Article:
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Team Cat Food

Team Cat Food

Interviewed by
Danielle Street
Friday 14th March, 2014 2:03PM

Team Cat Food have been winning the hearts of feline lovers with their brand of ambient house and kitty-related imagery since they started releasing music under the unusual name a couple of years ago. They have emerged from their bedroom studios to entertain audiences at the Chronophonium Festival and bFM Summer Series. And they are no strangers to the airwaves with their tracks 'Time Convenience' and 'Don't Doubt' getting decent airplay on the bNet.

This week saw the Auckland duo put out a third collection of cuts, under the snappy title Bag of Tracks. It's made up of six beautifully formed songs that prove the pair have a real knack for making soulful electronic music. A particular favourite from the album is 'Lowdown' which borrows from the well-known Boz Scaggs song of the same name.

We got in touch with Team Cat Food to ask about the new album and their music manufacturing methods. And in true team spirit, they answered together. Read the interview below and check out Bag of Tracks at the end...

So, who are Team Cat Food?

We are called Liam Kendall and Eammon Logan.

How did you end up making music together?

We went to high school together in Wellington and became friends through listening to ambient and electronic music together. That album 'From Here We Go Sublime' by The Field had just come out which we listened to a lot. Eventually we wanted to make some of our own so we started a band called the Story Of Iceland, you could probably still find it on Myspace but under our second name Cloud Forest.

How does Bag of Tracks differ from your previous releases?

Its probably our most upbeat release. We have been listening to a lot of deep house and UK garage so they are pretty heavy influences.

Are there any themes tying the album together?

We like music that has that nostalgic, romantic vibe so I guess those are the general themes, but each track has its own feeling. We don't necessarily decide what the themes are before the tracks are made, we just let them develop naturally.

Hearing your employment of Boz Scagg’s ‘Lowdown’ was a real treat, what made that sample stand out for you guys?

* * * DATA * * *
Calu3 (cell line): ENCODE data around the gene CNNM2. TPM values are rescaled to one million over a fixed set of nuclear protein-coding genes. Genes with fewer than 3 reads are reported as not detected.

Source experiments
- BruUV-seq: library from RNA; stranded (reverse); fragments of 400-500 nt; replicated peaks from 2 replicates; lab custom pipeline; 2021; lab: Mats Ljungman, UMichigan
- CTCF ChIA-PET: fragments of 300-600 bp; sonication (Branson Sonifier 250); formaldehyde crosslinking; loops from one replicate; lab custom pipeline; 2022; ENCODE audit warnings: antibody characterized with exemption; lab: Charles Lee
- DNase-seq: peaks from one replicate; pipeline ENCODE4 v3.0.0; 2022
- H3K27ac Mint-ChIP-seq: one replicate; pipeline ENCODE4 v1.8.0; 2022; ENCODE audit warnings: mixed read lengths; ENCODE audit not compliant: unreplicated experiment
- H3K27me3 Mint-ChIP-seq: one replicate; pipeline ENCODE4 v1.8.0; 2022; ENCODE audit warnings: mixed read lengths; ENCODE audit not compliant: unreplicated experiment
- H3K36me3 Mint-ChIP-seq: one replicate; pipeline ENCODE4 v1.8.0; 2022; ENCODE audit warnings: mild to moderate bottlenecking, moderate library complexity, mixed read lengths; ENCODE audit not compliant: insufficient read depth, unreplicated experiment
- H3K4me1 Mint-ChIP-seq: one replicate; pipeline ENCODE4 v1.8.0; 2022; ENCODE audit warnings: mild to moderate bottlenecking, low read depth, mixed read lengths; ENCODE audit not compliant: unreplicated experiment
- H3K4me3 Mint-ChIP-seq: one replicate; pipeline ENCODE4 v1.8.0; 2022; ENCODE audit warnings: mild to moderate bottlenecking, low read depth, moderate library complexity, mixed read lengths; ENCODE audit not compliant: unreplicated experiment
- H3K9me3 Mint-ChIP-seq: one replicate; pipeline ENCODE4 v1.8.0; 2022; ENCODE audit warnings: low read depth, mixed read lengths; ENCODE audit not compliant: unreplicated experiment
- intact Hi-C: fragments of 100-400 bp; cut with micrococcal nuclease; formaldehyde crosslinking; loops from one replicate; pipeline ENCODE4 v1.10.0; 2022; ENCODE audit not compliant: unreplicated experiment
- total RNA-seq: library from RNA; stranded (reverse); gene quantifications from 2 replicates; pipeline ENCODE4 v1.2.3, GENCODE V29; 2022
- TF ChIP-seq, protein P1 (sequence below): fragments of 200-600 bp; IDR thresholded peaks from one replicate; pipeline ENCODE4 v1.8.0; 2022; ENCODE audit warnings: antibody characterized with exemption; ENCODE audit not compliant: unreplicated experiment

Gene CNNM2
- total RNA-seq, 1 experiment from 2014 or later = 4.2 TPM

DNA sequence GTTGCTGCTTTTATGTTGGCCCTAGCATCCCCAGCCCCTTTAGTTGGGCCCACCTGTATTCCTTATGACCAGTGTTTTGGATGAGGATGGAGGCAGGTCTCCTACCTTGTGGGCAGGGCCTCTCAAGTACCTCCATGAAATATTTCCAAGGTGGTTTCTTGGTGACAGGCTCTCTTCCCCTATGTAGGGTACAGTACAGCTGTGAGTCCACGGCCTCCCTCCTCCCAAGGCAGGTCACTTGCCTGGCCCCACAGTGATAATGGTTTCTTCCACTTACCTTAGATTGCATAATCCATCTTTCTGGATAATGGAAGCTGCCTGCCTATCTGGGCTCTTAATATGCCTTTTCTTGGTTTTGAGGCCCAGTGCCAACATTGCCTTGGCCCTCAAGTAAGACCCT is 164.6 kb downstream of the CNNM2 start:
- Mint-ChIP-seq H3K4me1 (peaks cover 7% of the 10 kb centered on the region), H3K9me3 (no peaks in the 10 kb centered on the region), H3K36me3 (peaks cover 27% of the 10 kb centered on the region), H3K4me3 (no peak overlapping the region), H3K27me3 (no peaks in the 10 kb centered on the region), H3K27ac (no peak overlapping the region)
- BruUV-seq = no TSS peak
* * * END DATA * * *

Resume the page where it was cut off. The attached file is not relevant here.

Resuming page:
Just that indescribable feeling that you get when you hear that bass groove.

How much of your music is sampled versus organically written music?

It’s probably about half-and-half but we try to blur the line so you can't necessarily tell what is sampled and what is played by us. Sometimes we base a track around a sample and build up the song over that, other times we just start with a chord progression or drum beat and layer samples on top. Neither of us are singers so we use a lot of vocal sampling to make it more "commercially viable".

Are there any musicians that influence the way you make music?

The interesting thing about electronic music is that you often don't know how the tracks were made. A lot of what we do is trying to imitate other artists sounds without actually knowing how they did it and finding our own process through that. Building upon what has already been done whilst still retaining our own take on the sound.

How does the creative process usually pan out between the two of you?

We both work on music in our own time and bring it to the team meetings as well as writing songs together in an afternoon or evening. One positive aspect of using the computer as your instrument is having being able to arrange a song while still jamming it out.

It must be hard to stop tinkering with songs that you are working on sometimes, how do you decide when a track is finished and ready to go out into the world?

This is the benefit of having someone else to communicate with while working on songs. Both of us had similar experiences with writing music on our own, getting lost in infinite tinkering. This is why we decided to team up, having someone else to say "that's done lets move on" is really useful to the progress of the music.

How do you decide what tracks will go on an album?

Usually we have a lot of tracks floating around between us and eventually some stand out tracks stick together and become a release. We have countless unreleased tracks that have been left behind, ready for the B-sides compilation.

What do you prefer… fooling around in the studio, or playing music to an audience?

It's hard to say which we prefer because they are so different but equally enjoyable.

What are some of the challenges of playing your music to a live audience?

The main challenge is having people come up to you thinking you're a DJ and ask if you could please play some "bangers".

Now you have released Bag of Tracks, what’s next?

Our plan is to let the music take its course naturally and keep ourselves interested by making new and different types of songs.